Tuesday, June 14, 2011

Guest post: The Outsider's Guide to the New Englander

Today's guest post comes to us from my friend Molly of Wicked Cheap in Boston, who could no longer stand idly by as I maligned her native culture with my Southern ramblings. She offers a valuable counterpoint to my extensive whining documentation of my culture shock as a native Southerner living in Boston.

I grew up in New Hampshire, and took the 60 mile trek south to land in Boston for college and beyond. I've been away from New England for a total of less than two months of my entire life. I like it here. I like the people. I usually like the weather. So when somebody starts to talk smack on my native land I take it personally.

I've heard it all - New Englanders are rude, Boston drivers are clueless, Southie accents are horrible, Red Sox fans are the worst. I'm here to tell you IT'S WRONG. ALL OF IT. (Except maybe the drivers part.)

So, because I'm so nice and not-rude, I've put together a little something to help you all (excuse me, "y'all") out:

Molly's Wicked Awesome Outsider's Guide To The New Englander

1. What you may deem as "rude" is really just a general distaste for small talk.

Now, I like to think of myself as a polite and friendly person. But I am not about to start making conversation with a stranger just for the sake of talking. It's simply not in my genes. If someone asks me a question (I'm a magnet for lost tourists needing directions), I'll gladly answer, maybe even ask where they're from. But chit chatting about the weather or "how about those Sox?" No. NOOO.

I know I share this trait with a great many of my fellow New Englanders. I have my theories as to why. We walk, talk, generally function a little bit faster up here because you never know when the next blizzard is about to hit. It may be June but a Nor'Easter is just around the bend and I have to get my lawn chairs and orange cones out to block my parking space I DON'T HAVE TIME TO TALK. I like to think of it less as rudeness and more as EFFICIENCY. (Though it could go either way in the example of my dad ending every phone call with an abrupt "good enough!" and a click.)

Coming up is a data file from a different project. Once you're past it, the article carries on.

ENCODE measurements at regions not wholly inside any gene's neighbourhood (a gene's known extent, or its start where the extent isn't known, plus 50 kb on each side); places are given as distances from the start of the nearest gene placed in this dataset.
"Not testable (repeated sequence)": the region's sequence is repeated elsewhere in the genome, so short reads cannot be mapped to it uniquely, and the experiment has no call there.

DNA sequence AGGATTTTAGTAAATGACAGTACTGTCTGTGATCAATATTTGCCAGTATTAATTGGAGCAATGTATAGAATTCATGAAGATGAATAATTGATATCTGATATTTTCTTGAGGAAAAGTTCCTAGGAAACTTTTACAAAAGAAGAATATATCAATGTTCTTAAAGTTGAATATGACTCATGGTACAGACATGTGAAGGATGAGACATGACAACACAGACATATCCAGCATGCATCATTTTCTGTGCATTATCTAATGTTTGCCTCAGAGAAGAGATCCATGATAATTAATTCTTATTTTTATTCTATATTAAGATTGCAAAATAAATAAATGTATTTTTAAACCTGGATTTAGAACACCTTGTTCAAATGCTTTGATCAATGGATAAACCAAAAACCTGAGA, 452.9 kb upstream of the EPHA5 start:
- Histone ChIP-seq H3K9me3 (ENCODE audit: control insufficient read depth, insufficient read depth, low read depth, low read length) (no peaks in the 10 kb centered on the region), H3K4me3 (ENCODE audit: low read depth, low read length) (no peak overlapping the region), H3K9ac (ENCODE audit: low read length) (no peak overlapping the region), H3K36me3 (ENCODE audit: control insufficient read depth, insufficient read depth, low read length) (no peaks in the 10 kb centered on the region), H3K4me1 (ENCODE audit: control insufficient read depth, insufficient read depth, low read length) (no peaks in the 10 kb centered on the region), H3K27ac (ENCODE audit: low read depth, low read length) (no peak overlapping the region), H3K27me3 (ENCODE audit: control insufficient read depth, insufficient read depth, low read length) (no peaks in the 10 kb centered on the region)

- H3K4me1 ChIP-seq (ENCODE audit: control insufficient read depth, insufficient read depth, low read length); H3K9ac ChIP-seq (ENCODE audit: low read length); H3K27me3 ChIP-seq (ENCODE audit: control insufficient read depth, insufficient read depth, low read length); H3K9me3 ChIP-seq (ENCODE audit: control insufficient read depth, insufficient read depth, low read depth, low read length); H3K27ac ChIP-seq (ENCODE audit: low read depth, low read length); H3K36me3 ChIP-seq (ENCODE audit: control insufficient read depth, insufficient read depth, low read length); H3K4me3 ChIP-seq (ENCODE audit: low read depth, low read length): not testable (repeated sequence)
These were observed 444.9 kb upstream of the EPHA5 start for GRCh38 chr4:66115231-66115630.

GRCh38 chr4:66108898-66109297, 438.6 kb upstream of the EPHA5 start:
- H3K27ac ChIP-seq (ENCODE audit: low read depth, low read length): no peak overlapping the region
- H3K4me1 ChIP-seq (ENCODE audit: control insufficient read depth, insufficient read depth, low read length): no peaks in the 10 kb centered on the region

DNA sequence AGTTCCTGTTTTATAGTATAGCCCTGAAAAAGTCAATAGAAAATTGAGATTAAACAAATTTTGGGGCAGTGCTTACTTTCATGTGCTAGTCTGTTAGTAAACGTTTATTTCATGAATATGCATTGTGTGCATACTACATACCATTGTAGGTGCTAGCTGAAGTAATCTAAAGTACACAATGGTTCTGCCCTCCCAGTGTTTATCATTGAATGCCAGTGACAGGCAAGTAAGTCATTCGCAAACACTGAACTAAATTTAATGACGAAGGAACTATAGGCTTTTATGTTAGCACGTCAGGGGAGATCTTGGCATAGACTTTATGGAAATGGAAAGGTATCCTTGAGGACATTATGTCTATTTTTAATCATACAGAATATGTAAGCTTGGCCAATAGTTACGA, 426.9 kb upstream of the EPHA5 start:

The best compliment I ever received from a stranger came a few years ago. Waiting at a bus stop, an older gentleman walked over and sat by me. I was nose deep in a book (an extremely popular "this means I don't want to talk to you" device), when he said, "excuse me, I won't bother you anymore after I say this, but you have really beautiful hair." Now THAT is how you compliment a New Englander. The promise that the forced conversation does not have to follow. Straight and to the point. And not at all rude.

If you're wearing any Yankees paraphernalia, all bets are off. You asked for it.

2. Just give the accent a chance

First: The Harvard Yard is not a parking lot. That's not cute anymore. Second: the thick Boston accent is not nearly as prevalent or as exaggerated as Hollywood would have you believe.

Leo, I love you, but lets leave the dropped R's to Marky Mark.

Let me show you how it's done.

But I promise, just listen to some townies for a while, you'll learn to love it.

3. While we're on the subject of speech - nobody in Beantown actually calls it Beantown

We do say wicked, but never "wicked pissah." I have no idea where that even came from. If you're in the 'burbs, you get your Sam Adams at the Packy (though in the city its still called a Liquor Store because we don't want to confuse the college kids). The T includes the subway, bus, commuter rail and ferries but most people are just referring to the subway (which is awful). Ask for a reguluh coffee at Dunk's and they'll give you cream and sugar. The B's and C's both play in the Gahdin, but the Sox are over at Fenway Pahk. All set?

4. If you haven't tried candlepin bowling yet, you really should

5. Nobody cares about you, soccer